“Desire lines”, or “desire paths” are, at one level, a relatively straightforward concept in the fields of planning, land management and architecture. The Wikipedia definition will serve:
[A] path created as a consequence of erosion caused by human or animal foot traffic. The path usually represents the shortest or most easily navigated route between an origin and destination. The width and severity of erosion are often indicators of the traffic level that a path receives. Desire paths emerge as shortcuts where constructed paths take a circuitous route, have gaps, or are non-existent.
However, the idea of the “desire path” becomes more complex when some of the concepts and assumptions in this definition are unpacked. How are “constructed paths” constructed? By whose authority? What motivators, apart from ease of access or shortness of route, define the course of a desire path? The idea of the desire path, as framed here, would encompass “holloways”, described by the writer Robert Macfarlane, Stanley Donwood and Dan Richards, in their book of that name, as “a hollow way, a sunken path. A route that centuries of foot-fall, hoof-hit, wheel roll & rain-run have harrowed deep down into bedrock”: how can we unpick the complex network of historical and archaeological drivers which shaped them over hundreds of years?
Desire paths are intimately linked with the fundamental motivators which govern human interaction with space and place, and they can be intensely political. A significant aspect of the Paris Situationist philosophy, for example, was resistance to the constructed path, and to the bourgeoise banality of the planned urban space. The term “Vox Populi, Vox Dei”; the voice of the people as a kind of collective wisdom, funnelled by a kind of collective interpretation of the moral, cultural or political angle of a particular issue, and equating the voice of God, is a well-worn political trope dating from at least the early eighteenth century, probably a lot earlier. Might there be a similar trope for the “walkings of the people”? “Ambulari Populi” perhaps?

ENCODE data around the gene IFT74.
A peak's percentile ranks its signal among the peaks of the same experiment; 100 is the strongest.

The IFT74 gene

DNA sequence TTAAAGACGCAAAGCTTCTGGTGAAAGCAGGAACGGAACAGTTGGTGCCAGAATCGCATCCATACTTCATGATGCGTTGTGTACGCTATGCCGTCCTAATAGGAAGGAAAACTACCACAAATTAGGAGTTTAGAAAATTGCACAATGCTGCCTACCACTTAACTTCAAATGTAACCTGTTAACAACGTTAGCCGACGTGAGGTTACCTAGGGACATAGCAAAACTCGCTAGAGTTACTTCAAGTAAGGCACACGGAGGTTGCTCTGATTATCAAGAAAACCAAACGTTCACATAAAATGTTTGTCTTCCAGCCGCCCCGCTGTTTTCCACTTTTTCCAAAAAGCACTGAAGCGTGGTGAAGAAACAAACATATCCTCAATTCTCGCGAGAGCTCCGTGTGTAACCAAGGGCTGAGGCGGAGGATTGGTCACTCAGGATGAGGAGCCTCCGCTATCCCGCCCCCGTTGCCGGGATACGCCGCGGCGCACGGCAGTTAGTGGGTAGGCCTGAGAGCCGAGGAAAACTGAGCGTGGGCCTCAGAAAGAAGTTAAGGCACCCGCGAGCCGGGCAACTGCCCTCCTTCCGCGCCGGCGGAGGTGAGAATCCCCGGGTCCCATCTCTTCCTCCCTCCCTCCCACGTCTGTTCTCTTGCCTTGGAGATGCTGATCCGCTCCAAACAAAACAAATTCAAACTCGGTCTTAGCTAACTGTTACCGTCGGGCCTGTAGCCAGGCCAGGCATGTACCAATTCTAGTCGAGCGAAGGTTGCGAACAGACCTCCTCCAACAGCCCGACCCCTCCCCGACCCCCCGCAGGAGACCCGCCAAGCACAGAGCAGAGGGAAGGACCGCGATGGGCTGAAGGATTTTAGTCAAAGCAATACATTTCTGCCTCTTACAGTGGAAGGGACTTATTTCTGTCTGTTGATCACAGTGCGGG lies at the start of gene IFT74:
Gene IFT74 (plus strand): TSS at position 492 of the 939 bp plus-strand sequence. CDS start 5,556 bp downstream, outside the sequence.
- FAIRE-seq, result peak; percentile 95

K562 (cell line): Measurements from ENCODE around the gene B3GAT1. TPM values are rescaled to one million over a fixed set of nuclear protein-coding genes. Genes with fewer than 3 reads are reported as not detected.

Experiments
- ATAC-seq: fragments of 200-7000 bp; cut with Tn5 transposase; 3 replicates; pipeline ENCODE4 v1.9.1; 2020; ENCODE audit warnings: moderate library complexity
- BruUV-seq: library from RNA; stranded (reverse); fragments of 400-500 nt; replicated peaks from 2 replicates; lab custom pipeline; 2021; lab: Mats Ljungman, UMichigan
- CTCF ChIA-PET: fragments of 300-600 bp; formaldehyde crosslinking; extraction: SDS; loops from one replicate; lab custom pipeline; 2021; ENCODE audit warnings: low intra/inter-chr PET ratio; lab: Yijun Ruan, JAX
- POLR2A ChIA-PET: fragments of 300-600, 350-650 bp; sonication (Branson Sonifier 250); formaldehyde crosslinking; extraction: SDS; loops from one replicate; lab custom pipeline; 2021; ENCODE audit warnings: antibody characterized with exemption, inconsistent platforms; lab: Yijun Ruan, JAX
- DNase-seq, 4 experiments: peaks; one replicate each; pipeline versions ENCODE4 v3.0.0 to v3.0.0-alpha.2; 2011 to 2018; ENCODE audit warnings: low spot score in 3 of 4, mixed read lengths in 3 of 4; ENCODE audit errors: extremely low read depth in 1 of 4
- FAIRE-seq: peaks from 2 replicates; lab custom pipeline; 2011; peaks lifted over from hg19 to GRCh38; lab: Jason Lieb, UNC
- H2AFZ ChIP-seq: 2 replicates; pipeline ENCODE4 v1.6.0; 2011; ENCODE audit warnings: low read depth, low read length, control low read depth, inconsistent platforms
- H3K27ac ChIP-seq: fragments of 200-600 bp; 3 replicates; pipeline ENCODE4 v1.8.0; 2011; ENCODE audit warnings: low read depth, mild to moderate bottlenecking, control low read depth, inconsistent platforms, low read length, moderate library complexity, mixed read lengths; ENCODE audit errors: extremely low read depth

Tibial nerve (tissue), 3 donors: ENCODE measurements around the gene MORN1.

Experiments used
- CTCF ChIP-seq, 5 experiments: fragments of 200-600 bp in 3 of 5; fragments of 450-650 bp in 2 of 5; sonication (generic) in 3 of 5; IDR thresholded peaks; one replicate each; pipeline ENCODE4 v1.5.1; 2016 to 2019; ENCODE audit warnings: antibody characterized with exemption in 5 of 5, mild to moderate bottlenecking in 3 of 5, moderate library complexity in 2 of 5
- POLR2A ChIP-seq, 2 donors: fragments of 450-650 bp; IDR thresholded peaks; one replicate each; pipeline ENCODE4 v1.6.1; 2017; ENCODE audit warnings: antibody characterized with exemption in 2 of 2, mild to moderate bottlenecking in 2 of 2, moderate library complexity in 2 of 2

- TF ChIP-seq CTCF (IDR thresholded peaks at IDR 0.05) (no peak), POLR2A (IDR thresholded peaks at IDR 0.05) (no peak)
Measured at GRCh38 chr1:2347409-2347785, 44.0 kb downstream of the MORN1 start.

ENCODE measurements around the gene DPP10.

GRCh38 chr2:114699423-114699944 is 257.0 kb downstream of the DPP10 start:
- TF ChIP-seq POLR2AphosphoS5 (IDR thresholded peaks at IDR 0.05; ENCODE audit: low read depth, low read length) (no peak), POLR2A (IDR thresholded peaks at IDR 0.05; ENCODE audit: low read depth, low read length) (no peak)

The ambulari populi changes pathways, whether constructed or not. In the example below, a tree has been effectively subsumed by a path as walkers have increasingly used both, rather than just one side of it:
There are some big concepts here, but – as Macfarlane et al and others have observed – they are visible in the day to day. I offer here a small, literally pedestrian observation gleaned from 2020’s months of Covid-19 lockdown. Many of the desire paths we created, and continue to create, have undergone a subtle transformation, as a result of social distancing. The idea of the path has been rethought, as people internalized the need to keep two meters apart to prevent the spread of infection. Our behaviours have changed: when, on path – whether constructed or not – two or more of us approach from opposite directions, the instinct has become to maximize the distance between us as we pass, treading the very outer edge of the path as we do so – and, in some cases subtly altering it.
Since April or thereabouts, I have been documenting the way “Covid desire lines” have come to express the desire to socially distance in the fabric of the landscape, and how paths have developed as a result (many of these pictures date from the height of the national UK lockdown, and I hasten to add at this point that they were all taken during my permitted once-daily exercise).
In some cases, as below, where there is an existing track of some breadth, “sub-paths” develop on the opposite sides, as walkers use the width of the path to avoid one another.
In others, the new desire lines have strong relationships with field boundaries. In the very clear example below, clear distance is maintained between the pre-existing path on the left and the new one on the right, until they are compressed together by the gap in the fence.
However, in the stretches where we have the freedom to socially distance without constraint, the evenness of the old and new paths, and the spacing between them, is striking:
Desire paths can be very persistent, and where imperatives such as social distancing are in play, they bely the simple notion that the physically easiest or shortest route must always prevail. Here the bole of a fallen tree is overrun by those socially distancing towards the left:
In other cases, they append themselves to metaled paths:
There is no real conclusion to draw here, beyond that even surface-level desire paths such as these, imposed only on the very top layer of the landscape by a few weeks of extra-ordinary measures, have different facets, and represent different responses at places where our relationship with the landscape is constrained in different ways. Cost-path reductivness in GIS is all well and good, but it must always be qualified by many, many layers of human interpretation.